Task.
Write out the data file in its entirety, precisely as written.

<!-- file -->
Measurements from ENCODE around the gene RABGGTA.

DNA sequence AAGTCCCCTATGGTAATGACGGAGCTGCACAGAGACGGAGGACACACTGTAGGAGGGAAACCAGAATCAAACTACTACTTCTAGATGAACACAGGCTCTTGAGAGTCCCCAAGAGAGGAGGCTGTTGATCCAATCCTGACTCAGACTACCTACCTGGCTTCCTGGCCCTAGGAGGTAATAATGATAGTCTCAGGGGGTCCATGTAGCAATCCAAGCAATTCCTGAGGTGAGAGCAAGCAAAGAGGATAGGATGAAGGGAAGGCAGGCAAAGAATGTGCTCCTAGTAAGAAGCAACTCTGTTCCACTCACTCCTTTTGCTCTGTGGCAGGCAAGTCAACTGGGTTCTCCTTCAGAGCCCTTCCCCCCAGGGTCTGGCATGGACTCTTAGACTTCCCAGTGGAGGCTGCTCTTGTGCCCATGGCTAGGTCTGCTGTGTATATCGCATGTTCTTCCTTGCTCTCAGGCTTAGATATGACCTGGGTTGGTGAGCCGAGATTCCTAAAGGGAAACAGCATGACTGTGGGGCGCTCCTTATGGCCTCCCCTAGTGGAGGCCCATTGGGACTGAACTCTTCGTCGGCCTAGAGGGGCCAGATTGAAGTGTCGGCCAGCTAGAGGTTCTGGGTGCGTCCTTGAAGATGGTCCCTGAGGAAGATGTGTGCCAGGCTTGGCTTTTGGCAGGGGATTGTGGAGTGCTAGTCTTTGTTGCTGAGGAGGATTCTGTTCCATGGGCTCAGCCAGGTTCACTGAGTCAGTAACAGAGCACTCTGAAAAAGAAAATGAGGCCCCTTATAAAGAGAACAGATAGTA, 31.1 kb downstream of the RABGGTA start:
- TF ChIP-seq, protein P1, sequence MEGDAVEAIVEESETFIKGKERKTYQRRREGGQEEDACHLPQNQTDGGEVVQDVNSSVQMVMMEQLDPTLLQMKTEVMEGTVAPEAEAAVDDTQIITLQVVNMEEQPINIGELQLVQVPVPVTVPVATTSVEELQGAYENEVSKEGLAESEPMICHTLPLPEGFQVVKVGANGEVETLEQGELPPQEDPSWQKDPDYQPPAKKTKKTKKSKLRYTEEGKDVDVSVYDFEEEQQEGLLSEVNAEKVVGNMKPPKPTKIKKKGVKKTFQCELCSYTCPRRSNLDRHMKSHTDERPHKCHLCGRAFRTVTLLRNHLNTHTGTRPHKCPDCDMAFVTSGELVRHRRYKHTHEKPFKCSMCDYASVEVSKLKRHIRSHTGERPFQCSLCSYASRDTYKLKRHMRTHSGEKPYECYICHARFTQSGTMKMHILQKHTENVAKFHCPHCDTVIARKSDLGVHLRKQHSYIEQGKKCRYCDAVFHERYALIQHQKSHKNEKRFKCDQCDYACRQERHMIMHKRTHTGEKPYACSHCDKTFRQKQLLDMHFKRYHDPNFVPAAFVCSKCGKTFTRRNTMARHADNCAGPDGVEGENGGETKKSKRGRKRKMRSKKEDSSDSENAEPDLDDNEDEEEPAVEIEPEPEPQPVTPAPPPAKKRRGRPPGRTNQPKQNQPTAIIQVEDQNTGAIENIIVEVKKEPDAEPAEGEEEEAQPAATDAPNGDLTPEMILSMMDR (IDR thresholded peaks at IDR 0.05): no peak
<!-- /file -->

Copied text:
Measurements from ENCODE around the gene RABGGTA.

DNA sequence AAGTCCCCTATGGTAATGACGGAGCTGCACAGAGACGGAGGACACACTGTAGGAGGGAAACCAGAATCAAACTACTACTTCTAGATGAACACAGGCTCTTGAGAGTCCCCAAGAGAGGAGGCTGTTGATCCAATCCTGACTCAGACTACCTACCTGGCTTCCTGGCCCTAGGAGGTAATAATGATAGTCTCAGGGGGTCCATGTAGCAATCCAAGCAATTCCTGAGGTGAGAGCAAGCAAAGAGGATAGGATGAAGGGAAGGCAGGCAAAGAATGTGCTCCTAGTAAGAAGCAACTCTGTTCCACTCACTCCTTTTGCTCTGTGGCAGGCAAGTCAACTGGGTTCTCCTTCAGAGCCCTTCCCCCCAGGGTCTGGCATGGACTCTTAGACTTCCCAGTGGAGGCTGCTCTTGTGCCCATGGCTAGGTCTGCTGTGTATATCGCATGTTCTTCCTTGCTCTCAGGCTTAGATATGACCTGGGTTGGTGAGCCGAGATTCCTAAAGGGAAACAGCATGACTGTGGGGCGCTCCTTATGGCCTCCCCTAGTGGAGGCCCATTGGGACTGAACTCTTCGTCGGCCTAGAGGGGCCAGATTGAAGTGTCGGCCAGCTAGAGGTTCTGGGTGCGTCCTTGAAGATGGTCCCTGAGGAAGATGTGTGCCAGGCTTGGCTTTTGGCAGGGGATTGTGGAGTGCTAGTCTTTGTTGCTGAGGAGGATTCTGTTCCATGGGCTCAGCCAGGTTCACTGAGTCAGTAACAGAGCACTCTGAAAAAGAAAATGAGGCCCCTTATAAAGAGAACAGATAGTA, 31.1 kb downstream of the RABGGTA start:
- TF ChIP-seq, protein P1, sequence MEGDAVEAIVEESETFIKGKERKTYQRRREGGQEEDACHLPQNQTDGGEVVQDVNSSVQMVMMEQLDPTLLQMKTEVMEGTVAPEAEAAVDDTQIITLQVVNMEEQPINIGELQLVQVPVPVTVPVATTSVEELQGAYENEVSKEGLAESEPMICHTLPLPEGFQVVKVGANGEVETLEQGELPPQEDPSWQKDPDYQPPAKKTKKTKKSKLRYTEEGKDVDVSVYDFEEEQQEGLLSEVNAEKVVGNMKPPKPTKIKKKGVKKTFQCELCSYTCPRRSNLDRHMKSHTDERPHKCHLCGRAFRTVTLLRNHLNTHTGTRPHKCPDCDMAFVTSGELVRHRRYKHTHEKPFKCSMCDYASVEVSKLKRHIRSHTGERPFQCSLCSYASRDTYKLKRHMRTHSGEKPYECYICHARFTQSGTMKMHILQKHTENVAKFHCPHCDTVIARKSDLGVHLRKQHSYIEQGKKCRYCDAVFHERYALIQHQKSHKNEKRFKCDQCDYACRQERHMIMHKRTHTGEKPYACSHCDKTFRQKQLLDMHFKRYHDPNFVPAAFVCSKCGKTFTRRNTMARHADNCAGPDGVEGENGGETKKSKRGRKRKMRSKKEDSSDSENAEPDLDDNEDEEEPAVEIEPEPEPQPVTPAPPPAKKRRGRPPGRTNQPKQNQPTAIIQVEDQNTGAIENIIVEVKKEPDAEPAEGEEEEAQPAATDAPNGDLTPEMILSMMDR (IDR thresholded peaks at IDR 0.05): no peak